Protesters call for nuclear disarmament outside the United Nations

On June 12, 1982, New York City saw the largest demonstration in American history, as an estimated one million people marched from Central Park towards the United Nations, demanding a “nuclear freeze,” a halt to production, testing and deployment of nuclear weapons. Forty years later, nearly 200 people marched from Isaiah’s Wall, across from the UN, to the US mission with the same demand.

The event took place on August 2, the second day of the month-long Non-Proliferation Treaty Review Conference at the UN. After peace chants and Buddhist drumming, a herd of red papier-mâché dragons roared into the crowd with signs on their backs exclaiming “Nukes Destroy People, Planet”, “Nuclear Armageddon” and “Endless War Economy” . At the US mission, some protesters, including Japanese survivors of the atomic bombings on Hiroshima and Nagasaki, held a vigil, while others staged a sit-in, blocking the doors of the building.

As the Non-Proliferation Treaty entered into force in 1970, the number of countries possessing nuclear weapons rose from five to nine, and they continue to be manufactured, maintained and studied.

“We want to disrupt nuclear diplomacy. We hope to be a disruptive influence; we would like to have thousands of people seated in front, it would be even more disturbing. But it’s better to have a person there with a sign than no one there,” said Ed Hedemann of the War Resisters League, one of the organizers of the protest. The Independent. “If we weren’t there, we wouldn’t have any influence. It is therefore better to risk being ignored than to do nothing and know that you will be ignored and that the problem will not be visible. We just continue to be an irritant to the establishment side and let them know that we are here, we are not leaving and what they are doing is criminal.

Reiner Braun, executive director of the International Peace Bureau, said the protest would have more of a long-term influence than an immediate impact: “All these little drops of water are coming together in a river, and this river is going to change the society. Everything starts small and then becomes big.

As the Non-Proliferation Treaty entered into force in 1970, the number of countries possessing nuclear weapons rose from five to nine, and they continue to be manufactured, maintained and studied. Anthony Donovan, one of the protest’s organizers and a member of Catholic Workers, said he preferred to call it the “nuclear proliferation treaty”.

Donovan, who protested in 1982, quoted Zenon Rossides, who was Cyprus’ ambassador to the UN and the United States in 1970: “These negotiations are a stagnant pretense deceiving people that something is against the nuclear arms race, which is a rampant reality. .”

The demonstrators had six demands: to stop the proliferation of nuclear weapons by dismantling nuclear reactors; redirect military resources to human and environmental needs; to end military interventions in other countries, that every nuclear-weapon country must announce an immediate and significant step toward disarmament and a plan to dismantle nuclear weapons and safely dispose of nuclear waste; disarm unilaterally, starting with nuclear weapons, and the ratification of the United Nations Treaty on the Prohibition of Nuclear Weapons.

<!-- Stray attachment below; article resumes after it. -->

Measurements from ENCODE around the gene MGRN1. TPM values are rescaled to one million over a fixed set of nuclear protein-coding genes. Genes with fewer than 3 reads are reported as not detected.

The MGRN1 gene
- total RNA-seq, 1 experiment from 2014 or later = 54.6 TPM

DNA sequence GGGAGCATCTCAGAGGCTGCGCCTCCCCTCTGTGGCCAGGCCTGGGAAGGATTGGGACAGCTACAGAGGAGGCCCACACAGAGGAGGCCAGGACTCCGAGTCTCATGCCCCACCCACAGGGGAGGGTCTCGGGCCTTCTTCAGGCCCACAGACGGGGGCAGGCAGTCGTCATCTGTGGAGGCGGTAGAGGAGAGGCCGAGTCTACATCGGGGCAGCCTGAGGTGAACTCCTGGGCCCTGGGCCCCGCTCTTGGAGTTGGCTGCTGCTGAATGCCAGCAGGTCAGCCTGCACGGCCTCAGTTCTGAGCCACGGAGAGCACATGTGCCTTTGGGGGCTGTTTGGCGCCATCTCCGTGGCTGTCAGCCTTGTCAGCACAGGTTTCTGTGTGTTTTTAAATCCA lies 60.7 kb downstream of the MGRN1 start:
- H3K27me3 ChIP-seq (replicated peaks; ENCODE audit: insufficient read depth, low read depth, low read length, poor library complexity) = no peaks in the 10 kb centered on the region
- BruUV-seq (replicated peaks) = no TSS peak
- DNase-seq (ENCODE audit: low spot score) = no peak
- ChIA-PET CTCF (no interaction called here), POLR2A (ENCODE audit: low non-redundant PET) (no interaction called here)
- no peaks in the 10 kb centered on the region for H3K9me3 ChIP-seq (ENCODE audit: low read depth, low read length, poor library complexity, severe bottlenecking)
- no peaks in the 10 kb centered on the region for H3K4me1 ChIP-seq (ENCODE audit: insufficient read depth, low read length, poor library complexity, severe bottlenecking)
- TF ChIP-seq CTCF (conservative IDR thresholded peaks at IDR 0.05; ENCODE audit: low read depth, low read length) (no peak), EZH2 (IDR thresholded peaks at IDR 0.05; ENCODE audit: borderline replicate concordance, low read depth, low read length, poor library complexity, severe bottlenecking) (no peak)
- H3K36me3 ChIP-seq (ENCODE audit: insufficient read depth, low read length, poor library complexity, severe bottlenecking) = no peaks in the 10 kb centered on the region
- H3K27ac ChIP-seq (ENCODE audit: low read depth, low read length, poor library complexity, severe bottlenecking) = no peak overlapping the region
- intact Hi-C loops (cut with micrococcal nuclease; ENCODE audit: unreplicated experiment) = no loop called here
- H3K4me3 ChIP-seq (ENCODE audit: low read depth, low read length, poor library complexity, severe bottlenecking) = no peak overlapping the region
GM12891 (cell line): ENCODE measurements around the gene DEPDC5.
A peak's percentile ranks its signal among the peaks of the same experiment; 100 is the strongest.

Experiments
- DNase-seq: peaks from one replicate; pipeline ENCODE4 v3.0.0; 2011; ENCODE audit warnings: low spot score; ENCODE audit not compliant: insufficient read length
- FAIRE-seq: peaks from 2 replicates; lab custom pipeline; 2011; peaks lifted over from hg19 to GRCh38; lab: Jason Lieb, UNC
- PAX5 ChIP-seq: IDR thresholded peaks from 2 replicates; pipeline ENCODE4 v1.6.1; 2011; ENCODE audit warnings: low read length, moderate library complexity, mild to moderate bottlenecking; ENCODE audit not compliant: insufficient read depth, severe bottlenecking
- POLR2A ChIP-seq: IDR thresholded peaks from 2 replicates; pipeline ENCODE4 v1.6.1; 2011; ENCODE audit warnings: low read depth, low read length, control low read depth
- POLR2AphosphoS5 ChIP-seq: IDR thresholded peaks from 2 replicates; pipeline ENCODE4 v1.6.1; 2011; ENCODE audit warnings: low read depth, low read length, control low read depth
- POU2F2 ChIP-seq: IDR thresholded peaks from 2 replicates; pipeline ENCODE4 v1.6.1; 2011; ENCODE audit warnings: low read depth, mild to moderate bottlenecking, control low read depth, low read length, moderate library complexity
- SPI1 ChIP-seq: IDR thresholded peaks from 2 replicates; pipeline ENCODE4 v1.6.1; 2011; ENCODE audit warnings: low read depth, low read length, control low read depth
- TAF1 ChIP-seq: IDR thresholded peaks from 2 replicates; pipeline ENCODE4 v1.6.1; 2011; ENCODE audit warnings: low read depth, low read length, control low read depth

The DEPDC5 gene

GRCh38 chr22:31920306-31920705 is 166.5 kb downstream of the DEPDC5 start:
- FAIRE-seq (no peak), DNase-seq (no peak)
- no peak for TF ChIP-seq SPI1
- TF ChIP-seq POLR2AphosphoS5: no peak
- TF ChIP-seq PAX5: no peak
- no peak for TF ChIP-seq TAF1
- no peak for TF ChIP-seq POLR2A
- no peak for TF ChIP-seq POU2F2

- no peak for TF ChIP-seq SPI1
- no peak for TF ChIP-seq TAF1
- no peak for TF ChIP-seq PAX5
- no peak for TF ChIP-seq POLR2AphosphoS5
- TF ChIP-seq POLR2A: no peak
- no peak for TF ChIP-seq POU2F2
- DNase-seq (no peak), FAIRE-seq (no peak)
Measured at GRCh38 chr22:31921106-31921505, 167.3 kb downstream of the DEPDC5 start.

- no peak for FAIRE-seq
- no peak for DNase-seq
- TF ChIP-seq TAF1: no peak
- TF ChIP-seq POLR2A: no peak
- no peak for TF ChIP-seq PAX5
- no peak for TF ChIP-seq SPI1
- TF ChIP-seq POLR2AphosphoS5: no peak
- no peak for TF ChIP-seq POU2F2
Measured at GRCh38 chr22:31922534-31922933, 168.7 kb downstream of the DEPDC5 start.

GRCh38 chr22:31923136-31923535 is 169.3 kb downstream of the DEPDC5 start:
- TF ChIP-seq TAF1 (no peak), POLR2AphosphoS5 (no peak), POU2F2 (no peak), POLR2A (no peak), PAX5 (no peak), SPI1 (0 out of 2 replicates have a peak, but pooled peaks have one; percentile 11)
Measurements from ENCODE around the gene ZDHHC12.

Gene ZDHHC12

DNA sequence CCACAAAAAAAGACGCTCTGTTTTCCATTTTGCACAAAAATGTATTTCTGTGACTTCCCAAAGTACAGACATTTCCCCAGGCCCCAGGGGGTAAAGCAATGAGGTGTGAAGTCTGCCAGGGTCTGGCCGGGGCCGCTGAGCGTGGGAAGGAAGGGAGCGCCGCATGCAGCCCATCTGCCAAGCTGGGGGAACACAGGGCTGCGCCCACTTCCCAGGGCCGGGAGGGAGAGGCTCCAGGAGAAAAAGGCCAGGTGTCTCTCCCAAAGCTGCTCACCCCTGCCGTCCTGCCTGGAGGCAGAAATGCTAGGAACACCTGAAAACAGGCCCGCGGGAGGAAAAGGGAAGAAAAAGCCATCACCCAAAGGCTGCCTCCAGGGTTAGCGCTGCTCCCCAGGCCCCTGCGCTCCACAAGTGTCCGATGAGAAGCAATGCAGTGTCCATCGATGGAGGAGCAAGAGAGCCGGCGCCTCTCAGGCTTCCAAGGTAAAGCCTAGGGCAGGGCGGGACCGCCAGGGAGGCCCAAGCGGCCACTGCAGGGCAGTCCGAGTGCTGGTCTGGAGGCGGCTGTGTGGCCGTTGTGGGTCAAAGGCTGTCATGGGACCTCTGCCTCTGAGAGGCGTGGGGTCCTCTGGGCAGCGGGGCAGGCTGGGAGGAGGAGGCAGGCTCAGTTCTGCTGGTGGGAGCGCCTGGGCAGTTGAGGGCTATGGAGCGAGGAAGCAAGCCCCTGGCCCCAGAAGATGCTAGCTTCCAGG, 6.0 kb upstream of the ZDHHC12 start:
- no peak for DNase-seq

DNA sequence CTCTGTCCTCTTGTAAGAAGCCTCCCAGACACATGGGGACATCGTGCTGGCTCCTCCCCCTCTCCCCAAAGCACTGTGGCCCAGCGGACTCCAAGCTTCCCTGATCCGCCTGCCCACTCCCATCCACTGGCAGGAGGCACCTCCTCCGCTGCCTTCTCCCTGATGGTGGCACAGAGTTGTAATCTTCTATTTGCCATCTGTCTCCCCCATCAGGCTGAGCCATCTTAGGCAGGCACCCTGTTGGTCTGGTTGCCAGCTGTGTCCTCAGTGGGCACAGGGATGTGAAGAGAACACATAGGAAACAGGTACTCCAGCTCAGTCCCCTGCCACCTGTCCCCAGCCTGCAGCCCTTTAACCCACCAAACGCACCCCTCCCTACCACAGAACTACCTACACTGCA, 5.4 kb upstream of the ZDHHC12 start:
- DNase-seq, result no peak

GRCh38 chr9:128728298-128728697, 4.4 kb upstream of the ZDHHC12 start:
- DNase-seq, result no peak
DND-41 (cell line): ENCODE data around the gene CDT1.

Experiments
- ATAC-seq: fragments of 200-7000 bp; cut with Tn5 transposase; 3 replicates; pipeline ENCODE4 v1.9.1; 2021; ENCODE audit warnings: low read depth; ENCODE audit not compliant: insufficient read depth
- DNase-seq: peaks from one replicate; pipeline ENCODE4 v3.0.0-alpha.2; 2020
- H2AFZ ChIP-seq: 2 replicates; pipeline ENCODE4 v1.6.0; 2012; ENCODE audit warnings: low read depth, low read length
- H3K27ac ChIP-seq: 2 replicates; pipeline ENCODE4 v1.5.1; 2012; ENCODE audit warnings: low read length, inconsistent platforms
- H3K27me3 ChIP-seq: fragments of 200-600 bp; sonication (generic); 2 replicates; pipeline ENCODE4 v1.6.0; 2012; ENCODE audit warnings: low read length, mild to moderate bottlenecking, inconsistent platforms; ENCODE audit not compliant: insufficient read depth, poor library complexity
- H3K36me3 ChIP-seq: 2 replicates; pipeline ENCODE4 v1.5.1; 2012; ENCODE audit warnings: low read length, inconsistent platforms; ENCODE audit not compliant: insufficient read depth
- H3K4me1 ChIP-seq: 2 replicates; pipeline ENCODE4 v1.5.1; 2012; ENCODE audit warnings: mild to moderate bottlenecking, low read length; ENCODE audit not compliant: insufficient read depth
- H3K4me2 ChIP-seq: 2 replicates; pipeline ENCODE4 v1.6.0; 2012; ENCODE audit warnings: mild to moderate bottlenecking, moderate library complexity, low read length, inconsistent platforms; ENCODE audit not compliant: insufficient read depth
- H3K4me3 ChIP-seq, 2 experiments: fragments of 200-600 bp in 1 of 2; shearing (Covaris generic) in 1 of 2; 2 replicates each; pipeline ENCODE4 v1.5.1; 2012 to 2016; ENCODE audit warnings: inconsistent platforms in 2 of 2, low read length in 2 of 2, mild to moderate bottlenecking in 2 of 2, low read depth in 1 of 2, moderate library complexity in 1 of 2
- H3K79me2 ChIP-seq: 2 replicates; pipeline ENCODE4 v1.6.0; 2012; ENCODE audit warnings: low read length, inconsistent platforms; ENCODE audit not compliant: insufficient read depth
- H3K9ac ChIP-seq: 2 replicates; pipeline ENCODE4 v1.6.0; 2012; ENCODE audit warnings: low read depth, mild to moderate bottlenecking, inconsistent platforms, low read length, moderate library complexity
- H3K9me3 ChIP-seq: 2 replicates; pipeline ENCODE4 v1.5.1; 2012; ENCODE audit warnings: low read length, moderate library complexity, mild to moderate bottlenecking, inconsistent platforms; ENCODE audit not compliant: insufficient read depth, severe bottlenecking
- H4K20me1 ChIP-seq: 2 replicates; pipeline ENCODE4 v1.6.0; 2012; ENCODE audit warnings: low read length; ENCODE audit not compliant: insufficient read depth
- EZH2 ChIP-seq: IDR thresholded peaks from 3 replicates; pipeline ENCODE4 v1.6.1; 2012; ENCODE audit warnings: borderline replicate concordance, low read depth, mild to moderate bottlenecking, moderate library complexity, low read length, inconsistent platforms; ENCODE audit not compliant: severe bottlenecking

“I came here to educate members of affected communities, including atomic bomb survivors, nuclear test survivors, and members of affected communities infected by United States nuclear programs, including those who live near nuclear facilities,” Mari Inoue of the Manhattan Project for a Nuclear-Free World said. The Independent. “Not just the victims of nuclear weapons, but also those infected by uranium mines or processing plants and other nuclear facilities that continue to contaminate our land, our water, our food and our people.”

The demonstrators were middle-aged and elderly, with young people appearing absent. John LaForge, co-director of Nukewatch, a peace and environmental justice group in Wisconsin, said that’s partly because corporate control of the media makes it difficult to get the message out and partly because for young people, global warming is a worse threat of doom. than nuclear war. “The climate crisis is more pressing in their consciousness than nuclear weapons,” LaForge said. “However, nuclear weapons exacerbate the climate problem by robbing resources of efforts to control climate chaos. I encourage young people to look at the issues of nuclear energy and weapons alongside the question of how to reduce carbon emissions.

“Nuclear weapons hurt everyone. They even harm everyone by simply being produced: in nuclear testing, most radioactive isotopes are still in the stratosphere descending, or uranium mining on indigenous peoples’ lands,” Marion said. Küpker, the Fellowship of Reconciliation Germany and the German Peace Society of War Resisters. “And that’s something we absolutely don’t need, especially with the trillions of dollars being used for nuclear weapons. This money could be used to fight the problems of the world, not to contribute to them. For example, climate change; the military is one of the biggest polluters, and it is totally excluded from the discussion on climate change.

Eleven people were arrested and charged with disorderly conduct for blocking the gates of the US mission to the UN. Felton Davis of the Catholic Worker noted that in 1982 “more than 1,500 people were arrested in nuclear missions, including in the United States, Britain, France, China and Russia”.

Some of the 11 people arrested on August 2 were among those arrested in 1982.

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